Interview: Technology and tangibility2 June 2010
The desire to achieve something ‘tangible’ – be it in terms of sales or a completed installation that delights the customer – has been the abiding theme of Bryan Vint’s career. Now heading up his own custom install company, Ugot, he spoke to IE Residential about a growing specialism in country house projects and the technologies that are set to revolutionise CI in the years ahead.
Q: How did you come to be working in custom install?
A: I picked up an interest in electronics from my father – he was always fixing TVs and amplifiers! – at a young age, but I actually trained professionally as a graphic designer. Learning how to illustrate on computers brought me into contact with that world, and I subsequently got involved in Mac (1993) and PC (1998) sales. I worked for several years at the IT distributor Computer 2000, and on leaving there in 2006 I decided to start my own business – something I had always wanted to do. Through discussions with family and friends, I investigated the home automation and AV market, and decided that a) there was definitely an opportunity there, and b) it was something that we could probably do quite successfully. Basically, it’s been a natural progression over a long period of time.
Q: What is it about the CI sector that particularly appeals to you?
A: Technology always appeals to me, and I like to see something tangible, if that makes sense. When you are on the sales side, the tangible aspect is to see a big number at the end of the balance sheet, but CI is about making people smile or cry – with joy, I might add! – at something you have designed and installed on their behalf. So that was part of it, but so was the challenge of starting and running my own business.
We started in a small-scale way, looking at low-level automation systems and a little bit of audio/video. My brother-in-law became very interested in joining the company, and between the two of us we started looking at CI in a more concentrated way.
Q: What kind of projects do you specialise in now?
A: We seem to be specialising in very bespoke-style properties, be it a cottage in Devon or a country house. In fact, we are working in a 61-room stately home at the moment, which is taking up a lot of our time and involves lighting, AV systems, a home cinema, outside lighting control and more. The cabling has been going on for about 14 months!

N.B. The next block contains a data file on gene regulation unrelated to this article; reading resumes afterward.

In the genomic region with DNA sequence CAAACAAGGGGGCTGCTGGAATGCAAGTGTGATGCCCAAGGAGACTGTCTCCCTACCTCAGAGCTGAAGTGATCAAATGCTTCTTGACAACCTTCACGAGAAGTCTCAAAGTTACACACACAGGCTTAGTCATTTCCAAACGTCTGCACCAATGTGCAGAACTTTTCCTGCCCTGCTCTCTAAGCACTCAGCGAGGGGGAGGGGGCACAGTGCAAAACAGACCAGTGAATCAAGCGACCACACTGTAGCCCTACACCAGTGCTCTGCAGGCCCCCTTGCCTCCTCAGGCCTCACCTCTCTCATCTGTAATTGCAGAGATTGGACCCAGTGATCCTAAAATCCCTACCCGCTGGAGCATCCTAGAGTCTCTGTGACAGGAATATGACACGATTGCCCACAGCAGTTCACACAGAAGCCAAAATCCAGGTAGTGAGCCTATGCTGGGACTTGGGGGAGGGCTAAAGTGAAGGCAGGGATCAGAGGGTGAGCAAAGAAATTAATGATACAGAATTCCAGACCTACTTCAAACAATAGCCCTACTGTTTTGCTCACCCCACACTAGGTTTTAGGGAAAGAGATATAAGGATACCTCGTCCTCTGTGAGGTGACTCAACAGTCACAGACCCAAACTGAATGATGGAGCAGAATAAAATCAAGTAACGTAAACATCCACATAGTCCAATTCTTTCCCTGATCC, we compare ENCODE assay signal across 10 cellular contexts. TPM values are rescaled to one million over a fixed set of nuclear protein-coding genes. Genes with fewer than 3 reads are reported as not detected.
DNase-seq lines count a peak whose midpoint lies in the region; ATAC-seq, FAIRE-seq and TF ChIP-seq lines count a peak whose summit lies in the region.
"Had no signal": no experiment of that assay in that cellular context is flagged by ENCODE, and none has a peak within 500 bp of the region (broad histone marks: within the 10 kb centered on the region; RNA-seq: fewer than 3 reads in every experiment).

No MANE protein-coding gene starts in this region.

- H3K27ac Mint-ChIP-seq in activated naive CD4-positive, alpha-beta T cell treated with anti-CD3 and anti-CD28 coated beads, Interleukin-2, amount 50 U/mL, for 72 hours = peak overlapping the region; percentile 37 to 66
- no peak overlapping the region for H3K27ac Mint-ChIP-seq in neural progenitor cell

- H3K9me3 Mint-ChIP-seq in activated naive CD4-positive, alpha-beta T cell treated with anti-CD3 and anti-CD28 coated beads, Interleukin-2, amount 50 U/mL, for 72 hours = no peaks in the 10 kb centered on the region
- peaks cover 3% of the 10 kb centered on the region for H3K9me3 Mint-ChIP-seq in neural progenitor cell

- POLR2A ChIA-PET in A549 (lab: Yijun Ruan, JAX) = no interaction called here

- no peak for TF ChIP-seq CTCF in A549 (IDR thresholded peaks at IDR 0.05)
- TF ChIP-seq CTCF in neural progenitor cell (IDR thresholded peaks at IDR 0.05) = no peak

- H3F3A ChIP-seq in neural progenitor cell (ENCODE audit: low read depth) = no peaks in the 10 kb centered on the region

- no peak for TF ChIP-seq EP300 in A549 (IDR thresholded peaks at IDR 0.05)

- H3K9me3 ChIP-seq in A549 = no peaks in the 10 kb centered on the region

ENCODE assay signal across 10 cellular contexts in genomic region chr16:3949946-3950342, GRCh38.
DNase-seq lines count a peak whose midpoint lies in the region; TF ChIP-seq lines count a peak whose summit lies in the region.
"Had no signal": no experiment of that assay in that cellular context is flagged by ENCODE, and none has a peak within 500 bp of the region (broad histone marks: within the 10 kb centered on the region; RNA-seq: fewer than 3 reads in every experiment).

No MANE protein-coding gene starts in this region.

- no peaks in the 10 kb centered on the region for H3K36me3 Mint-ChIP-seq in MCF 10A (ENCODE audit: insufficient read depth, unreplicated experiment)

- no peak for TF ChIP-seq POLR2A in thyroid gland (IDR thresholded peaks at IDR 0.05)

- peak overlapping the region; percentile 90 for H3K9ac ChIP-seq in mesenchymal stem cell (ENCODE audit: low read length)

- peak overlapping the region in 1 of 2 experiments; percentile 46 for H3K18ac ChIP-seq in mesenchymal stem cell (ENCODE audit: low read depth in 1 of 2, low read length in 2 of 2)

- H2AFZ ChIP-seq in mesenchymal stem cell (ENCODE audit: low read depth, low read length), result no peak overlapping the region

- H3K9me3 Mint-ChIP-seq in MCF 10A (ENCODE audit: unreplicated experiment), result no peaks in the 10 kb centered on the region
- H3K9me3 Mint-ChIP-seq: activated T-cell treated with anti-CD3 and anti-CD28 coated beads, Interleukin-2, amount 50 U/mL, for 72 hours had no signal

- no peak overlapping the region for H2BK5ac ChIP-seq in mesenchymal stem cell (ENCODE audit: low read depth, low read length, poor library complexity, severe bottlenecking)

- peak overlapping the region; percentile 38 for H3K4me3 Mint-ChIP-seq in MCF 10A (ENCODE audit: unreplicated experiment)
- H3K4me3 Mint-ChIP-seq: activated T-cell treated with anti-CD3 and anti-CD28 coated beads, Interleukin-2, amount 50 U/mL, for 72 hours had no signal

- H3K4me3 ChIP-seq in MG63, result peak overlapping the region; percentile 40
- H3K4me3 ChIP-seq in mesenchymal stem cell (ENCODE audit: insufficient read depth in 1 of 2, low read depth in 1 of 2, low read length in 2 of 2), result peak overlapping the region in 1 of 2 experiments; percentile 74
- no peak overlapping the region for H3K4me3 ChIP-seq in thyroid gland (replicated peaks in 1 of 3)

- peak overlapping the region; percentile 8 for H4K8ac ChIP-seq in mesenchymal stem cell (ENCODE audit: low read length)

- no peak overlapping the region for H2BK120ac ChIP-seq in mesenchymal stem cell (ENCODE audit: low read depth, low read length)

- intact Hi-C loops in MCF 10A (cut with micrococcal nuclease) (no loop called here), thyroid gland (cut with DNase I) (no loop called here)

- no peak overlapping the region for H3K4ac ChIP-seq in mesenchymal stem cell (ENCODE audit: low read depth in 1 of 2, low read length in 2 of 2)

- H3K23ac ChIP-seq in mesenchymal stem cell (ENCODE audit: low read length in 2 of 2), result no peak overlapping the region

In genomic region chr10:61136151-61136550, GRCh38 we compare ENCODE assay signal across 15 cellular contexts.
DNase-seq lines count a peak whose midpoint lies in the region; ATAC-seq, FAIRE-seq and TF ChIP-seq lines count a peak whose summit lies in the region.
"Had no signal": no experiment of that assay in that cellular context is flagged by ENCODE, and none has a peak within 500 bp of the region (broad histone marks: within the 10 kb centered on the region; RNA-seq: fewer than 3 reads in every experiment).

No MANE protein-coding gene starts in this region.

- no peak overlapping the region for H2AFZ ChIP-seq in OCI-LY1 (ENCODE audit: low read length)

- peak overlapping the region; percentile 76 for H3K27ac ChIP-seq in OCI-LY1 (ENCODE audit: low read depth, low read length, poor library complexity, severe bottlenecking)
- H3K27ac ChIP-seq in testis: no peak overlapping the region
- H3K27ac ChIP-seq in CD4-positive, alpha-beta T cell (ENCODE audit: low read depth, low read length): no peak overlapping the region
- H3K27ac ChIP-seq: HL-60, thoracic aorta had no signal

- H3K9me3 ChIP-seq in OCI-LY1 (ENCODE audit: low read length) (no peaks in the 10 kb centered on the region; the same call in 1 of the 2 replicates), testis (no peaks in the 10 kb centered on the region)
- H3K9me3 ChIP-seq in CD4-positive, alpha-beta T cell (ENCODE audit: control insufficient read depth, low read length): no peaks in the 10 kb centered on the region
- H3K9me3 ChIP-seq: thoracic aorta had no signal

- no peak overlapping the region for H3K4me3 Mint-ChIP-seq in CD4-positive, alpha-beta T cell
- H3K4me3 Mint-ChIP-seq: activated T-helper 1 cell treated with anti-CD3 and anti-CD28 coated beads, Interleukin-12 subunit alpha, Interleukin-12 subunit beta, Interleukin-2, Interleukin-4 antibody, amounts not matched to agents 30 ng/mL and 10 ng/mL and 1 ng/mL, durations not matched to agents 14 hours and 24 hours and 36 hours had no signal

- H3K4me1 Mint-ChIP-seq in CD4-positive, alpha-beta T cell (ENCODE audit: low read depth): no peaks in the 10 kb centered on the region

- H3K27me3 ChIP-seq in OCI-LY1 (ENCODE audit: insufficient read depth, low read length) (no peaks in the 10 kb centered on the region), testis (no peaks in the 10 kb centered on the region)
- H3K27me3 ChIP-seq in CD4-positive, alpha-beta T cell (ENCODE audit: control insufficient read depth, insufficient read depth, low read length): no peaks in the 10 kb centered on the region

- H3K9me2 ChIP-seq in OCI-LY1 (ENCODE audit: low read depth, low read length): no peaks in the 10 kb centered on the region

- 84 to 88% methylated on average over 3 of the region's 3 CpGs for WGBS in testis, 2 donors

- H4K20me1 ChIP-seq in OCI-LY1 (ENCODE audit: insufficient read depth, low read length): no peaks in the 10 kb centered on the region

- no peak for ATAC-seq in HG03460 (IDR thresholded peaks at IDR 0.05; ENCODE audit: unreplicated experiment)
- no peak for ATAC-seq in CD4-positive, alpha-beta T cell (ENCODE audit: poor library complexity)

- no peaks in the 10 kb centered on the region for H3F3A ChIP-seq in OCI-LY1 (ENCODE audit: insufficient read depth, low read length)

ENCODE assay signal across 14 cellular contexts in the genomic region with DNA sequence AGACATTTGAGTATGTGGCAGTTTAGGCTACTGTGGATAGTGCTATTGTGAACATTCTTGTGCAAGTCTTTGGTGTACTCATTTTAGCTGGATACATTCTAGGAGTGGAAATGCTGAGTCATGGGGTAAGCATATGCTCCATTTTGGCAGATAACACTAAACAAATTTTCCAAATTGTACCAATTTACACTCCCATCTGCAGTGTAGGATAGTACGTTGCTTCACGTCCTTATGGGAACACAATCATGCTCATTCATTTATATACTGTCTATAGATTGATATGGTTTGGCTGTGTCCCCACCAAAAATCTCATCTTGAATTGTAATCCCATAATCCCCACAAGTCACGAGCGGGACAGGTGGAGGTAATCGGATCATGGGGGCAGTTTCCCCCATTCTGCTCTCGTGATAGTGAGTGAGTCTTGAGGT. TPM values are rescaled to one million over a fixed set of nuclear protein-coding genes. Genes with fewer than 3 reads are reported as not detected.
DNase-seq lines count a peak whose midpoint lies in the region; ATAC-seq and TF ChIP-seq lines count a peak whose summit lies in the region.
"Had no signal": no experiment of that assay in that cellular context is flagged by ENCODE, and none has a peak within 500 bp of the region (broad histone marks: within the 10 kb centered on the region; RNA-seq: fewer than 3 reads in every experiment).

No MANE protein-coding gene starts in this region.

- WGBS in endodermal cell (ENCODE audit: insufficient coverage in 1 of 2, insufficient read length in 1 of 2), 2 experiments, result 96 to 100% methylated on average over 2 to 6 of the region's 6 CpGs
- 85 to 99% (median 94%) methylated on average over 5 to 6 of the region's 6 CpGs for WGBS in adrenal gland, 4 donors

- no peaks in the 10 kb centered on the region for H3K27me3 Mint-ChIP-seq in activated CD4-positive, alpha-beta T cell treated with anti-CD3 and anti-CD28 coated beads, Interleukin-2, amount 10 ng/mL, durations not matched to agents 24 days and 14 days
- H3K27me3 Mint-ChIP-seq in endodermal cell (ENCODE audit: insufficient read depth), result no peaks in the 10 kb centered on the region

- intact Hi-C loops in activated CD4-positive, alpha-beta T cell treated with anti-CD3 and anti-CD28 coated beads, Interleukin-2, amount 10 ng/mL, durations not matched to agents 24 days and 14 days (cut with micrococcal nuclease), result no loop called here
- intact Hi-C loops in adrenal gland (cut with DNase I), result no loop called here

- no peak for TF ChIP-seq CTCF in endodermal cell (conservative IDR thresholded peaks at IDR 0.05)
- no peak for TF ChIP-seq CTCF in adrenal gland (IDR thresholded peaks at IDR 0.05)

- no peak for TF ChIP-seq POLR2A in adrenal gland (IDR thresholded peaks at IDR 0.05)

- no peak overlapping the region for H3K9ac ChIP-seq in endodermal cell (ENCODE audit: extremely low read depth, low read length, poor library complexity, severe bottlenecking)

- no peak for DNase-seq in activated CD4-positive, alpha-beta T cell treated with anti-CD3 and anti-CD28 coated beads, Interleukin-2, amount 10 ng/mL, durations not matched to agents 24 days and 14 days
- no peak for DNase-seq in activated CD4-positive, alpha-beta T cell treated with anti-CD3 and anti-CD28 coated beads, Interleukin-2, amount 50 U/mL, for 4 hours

Q: If you were to pick a favourite project from the past four years, what would it be?
A: That’s a very difficult question, but I would mention a home cinema system installation near to our offices in Chandlers Ford. The project started when a customer approached his local hi-fi shop about his intention to turn a double garage into a home cinema. The store recommended us and, from this initial base, the project grew to encompass control from outside and inside the room, a sophisticated lighting solution, and much more. The customer’s view of our work was very glowing and we are actually going back there soon to do some more work.
Q: Can you spot a troublesome client, and what are the warning signs to watch out for?
A: Yes, I can – a mile off! The troublesome client tends to be the one who asks a million questions several times. In the case of a recent customer, he was constantly asking for more information – in large part so that he could find out what to order from eBay or approach other dealers for quotes! That kind of behaviour can be a bit frustrating.
Q: Which technologies do you think will be most significant in the next 2-5 years, and what are your main objectives for Ugot within this timeframe?
A: I think most people would agree that integration and automation will continue to come to the forefront. KNX and KNX-style systems are already part of a lot of our conversations these days. Elsewhere, it’s clear that 3D and HD will drive many new technological developments in the CI market.
As far as Ugot is concerned, we want to grow both our financial and customer bases, with a view to becoming one of the largest and most respected installers in the country. We also believe there is scope to explore other areas. Ugot is a very generic name – deliberately so – and we think we can develop the brand further over the next 10 years.
Bryan Vint was talking to David Davies.